Finally, diversity should not be an issue for students only. While programs are initiated to improve the academic performance of these students, senior positions also need to be restructured. Research shows that students would be motivated if they saw a person with which they identify in a senior position. What does this imply? It implies that more LGBT lecturers and administrators should be employed. With successful individuals of LGBT inclination, the student minority will have role models for which they can look upon for strength to carry on. The heterosexual individuals will also have an opportunity to understand that even LGBTs are normal people who can perform normally in life and at the workplace. By understanding that this is a normal phenomenon, they will stop seeing themselves as queer and deviant. This will improve the interaction between these two groups.

Contrary to the findings of this research were the findings by the association of university teachers (2001) who argued that harassment and aggression against LGBT students were high. Most of the respondents pointed out that they lived a normal life where their affairs were not the affairs of others. A good example is Anastasia who argues that his being gay does not impact negatively his life or academic performance. His sense of humor and active participation in college activities include having been a student leader at some point and also working as a disc jockey in the campus radio is clear evidence of this. This is clear evidence that more and more colleges are starting to create a conducive environment for LGBT minority students.

Most institutions have failed to adequately address the issue of LGBTs in their academic setup. If this is the case, it becomes another hurdle to identify how students with multiple minorities could be assisted. Further study should be carried out to identify the effects of other forms of the minority on LGBTs. The research should try to identify the issue of LGBT about race, gender, physical disability et cetera. It should be ascertained how race and LGBTs can relate. In addition, how does race or gender coupled up with LGBT affect the performance of an individual? Ways through which multiple minorities could be approached should be ascertained.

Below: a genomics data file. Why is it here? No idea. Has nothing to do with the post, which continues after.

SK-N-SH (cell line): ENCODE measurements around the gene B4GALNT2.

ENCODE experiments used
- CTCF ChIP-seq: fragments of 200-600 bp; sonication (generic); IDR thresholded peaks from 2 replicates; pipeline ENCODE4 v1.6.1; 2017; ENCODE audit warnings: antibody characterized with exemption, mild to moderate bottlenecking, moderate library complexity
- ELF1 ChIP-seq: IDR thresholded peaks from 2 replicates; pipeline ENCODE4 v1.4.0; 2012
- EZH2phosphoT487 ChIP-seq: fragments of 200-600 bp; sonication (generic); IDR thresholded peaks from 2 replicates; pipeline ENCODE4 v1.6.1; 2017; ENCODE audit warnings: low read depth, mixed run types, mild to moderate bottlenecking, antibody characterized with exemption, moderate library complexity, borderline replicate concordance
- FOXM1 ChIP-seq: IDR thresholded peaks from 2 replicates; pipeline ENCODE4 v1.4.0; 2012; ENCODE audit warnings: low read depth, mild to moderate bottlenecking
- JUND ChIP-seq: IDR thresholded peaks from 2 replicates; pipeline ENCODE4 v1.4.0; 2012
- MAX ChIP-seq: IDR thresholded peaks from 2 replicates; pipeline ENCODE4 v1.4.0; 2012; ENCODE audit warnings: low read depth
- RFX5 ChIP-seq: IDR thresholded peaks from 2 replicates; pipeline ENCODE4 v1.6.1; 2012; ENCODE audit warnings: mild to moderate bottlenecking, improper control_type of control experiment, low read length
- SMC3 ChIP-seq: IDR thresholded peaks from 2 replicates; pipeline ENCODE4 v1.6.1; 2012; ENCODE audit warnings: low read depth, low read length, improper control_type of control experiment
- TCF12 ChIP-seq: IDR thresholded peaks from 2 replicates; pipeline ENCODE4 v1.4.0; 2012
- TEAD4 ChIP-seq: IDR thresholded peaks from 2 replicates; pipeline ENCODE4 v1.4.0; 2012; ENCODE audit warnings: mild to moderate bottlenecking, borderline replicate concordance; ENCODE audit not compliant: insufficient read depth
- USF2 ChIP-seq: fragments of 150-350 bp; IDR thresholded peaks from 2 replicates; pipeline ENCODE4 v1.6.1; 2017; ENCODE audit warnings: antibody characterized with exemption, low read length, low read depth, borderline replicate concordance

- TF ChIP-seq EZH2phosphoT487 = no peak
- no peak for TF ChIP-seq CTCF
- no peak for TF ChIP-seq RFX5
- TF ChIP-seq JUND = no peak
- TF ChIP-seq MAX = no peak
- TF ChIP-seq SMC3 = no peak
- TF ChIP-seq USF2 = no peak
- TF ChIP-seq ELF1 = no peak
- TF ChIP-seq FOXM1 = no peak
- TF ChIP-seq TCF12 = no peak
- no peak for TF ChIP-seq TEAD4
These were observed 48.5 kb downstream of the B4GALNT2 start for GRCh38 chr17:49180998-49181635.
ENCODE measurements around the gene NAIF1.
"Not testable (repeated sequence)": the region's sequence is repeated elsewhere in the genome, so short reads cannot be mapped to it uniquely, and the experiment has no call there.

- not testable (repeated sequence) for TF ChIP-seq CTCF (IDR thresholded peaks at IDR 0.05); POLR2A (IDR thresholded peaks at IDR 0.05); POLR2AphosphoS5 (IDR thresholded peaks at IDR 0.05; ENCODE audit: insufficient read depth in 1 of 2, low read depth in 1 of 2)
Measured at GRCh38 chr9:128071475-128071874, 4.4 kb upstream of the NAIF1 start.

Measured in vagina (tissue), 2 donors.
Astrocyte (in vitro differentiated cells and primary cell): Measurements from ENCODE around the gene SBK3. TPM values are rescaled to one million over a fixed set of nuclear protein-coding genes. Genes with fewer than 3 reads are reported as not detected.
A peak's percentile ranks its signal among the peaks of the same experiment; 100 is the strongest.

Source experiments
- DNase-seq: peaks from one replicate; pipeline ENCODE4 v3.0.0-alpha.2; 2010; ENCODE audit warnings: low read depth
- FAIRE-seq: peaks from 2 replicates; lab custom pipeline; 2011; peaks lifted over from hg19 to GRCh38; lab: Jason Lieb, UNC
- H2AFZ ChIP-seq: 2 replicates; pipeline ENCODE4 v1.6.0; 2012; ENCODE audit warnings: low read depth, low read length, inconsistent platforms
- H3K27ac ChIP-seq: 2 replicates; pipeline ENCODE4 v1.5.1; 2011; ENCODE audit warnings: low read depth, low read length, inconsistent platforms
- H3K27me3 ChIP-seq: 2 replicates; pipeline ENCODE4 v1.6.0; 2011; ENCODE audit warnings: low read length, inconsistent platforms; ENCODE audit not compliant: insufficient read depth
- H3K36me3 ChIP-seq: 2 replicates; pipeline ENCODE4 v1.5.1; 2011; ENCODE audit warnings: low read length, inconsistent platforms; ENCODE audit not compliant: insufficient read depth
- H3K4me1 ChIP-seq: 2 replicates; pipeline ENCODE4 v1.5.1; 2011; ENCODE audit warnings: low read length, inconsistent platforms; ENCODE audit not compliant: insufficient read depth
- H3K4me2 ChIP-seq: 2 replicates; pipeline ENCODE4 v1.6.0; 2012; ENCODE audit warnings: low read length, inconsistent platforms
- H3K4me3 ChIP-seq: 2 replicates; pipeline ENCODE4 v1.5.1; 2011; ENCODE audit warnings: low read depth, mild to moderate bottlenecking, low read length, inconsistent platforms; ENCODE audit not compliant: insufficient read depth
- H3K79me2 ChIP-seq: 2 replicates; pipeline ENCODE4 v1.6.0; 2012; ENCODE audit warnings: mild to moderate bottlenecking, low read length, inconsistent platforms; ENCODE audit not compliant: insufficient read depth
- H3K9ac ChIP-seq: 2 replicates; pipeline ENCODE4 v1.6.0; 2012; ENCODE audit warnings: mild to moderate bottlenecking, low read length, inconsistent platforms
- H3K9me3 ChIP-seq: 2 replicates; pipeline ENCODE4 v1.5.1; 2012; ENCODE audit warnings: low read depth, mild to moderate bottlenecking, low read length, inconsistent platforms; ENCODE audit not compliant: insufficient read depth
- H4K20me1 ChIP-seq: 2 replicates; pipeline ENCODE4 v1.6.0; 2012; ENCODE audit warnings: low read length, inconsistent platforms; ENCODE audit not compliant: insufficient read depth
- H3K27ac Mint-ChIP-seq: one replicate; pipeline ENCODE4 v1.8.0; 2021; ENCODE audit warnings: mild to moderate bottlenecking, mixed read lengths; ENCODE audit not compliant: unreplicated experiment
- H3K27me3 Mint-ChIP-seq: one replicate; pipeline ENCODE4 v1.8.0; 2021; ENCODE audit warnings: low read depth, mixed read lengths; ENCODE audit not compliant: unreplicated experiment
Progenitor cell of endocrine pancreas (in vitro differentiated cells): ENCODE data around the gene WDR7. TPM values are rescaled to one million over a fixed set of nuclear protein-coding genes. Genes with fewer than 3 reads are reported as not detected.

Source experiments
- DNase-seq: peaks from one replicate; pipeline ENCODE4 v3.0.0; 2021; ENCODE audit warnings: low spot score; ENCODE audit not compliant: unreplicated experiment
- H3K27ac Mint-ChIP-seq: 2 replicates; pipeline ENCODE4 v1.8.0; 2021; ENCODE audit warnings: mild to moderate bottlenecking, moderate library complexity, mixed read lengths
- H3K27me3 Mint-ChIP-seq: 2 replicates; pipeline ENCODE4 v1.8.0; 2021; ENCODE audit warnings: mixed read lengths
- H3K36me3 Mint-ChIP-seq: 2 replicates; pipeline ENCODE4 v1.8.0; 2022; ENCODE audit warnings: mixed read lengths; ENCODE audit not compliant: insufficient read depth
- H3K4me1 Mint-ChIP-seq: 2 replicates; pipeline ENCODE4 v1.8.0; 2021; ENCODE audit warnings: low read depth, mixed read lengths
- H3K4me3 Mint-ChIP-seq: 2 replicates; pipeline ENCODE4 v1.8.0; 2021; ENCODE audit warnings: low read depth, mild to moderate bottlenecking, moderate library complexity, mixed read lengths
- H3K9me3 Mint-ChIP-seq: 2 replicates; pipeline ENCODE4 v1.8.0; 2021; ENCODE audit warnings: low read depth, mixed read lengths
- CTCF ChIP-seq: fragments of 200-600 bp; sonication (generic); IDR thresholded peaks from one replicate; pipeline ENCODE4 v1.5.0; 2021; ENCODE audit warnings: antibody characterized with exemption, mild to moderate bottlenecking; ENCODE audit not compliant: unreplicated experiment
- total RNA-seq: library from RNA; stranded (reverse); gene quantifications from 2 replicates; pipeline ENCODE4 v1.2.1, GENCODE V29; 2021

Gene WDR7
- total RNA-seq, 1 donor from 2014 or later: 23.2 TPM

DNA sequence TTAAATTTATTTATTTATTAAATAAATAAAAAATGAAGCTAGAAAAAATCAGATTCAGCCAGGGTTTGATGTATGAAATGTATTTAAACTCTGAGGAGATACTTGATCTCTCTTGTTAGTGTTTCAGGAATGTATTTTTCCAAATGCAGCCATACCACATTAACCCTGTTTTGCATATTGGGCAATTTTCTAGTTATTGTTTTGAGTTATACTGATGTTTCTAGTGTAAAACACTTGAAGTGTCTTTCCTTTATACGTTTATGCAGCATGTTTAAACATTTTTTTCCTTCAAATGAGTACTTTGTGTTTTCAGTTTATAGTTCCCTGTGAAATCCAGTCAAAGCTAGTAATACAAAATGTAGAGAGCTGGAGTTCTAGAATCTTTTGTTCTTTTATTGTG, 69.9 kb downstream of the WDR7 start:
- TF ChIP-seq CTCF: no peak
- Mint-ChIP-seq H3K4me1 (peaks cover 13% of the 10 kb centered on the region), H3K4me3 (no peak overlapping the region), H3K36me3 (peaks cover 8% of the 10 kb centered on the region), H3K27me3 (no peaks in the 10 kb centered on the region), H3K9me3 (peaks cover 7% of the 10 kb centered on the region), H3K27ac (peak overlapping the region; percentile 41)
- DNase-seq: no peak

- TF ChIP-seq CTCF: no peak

In conclusion, there is increased awareness in institutions of higher education concerning LGBTs. However, the increase is not specifically the best that can be achieved. Much has to be done to address the needs of this minority. Awareness must be created through an increase in resource centers that have adequate resources. This would aid in facilitating programs that would eventually change the perception of the general public concerning sexual orientation. As mentioned earlier, appropriate programs should not wait for LGBTs to seek for them instead, they should seek LGBT through deliberate targeting. There should be a total overhaul in the academic curricula to enable minority students and practitioners to feel welcome with the contents. Finally, more teachers and lecturers who practice same-sex relationships should be employed to pose as role models for LGBT students. With someone to identify with, they will look upon them as a simple of success and soo they would work harder to be successful too. This will also allow heterosexual students to understand LGBTs. They will view them as human beings who can succeed just like any other individual. is also important to note that the issue of sexual orientation does not only cover the LGBTs but also heterosexual students. Their performance goes lower if they don’t have adequate information concerning sexual orientation.

Reference List

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Harley, D., Nowak, T., Gassaway, L. & Savage, T. (2002). Lesbians gay bisexual and transgender college students with disabilities: A look at multiple cultural minorities. Psychology in the schools, 39(5), 525-538

Horne, S., Rice, N.D., Israel, T. (2004). Heterosexual student leader attitudes regarding lesbian, gay, and bisexual students. NASPA Journal, 41, 760-770.

Jeffries, W. (2009). A comparative analysis of homosexual behaviors, sex role preferences, and anal sex proclivities in latino and non-latino men. Archival Sex Behavior, 38, 765-778.

Jones, R. (2006). Diversity, visibility, and invisibility in higher education. Diverse Issues in Higher Education, 23, 41.

Misawa, M. (2010). Queer race pedagogy in adult higher education: Dealing with power dynamics and positionality of gay students with color. Web.

Rankin, S.R. (2003). Campus climate for Gay, Lesbian, Bisexual, and Transgender people: A national perspective. New York, NY: National Gay and Lesbian Task Force Policy Institute.

Renn, K., & Bilodeau, B. (2005). Leadership identity development among lesbian, gay, bisexual, and transgender student leaders. NASPA Journal, 42, 342- 366.

Ritchie, C., Banning, J. (2001). Gay, lesbian, bisexual, and transgender campus support offices: A qualitative study of establishment experiences. NASPA Journal, 38, 482-494.

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Travers, S. (2006). Lesbians gay bisexuals and transgender issues in higher education. Qualifying paper for Doctor of education in education leadership. Web.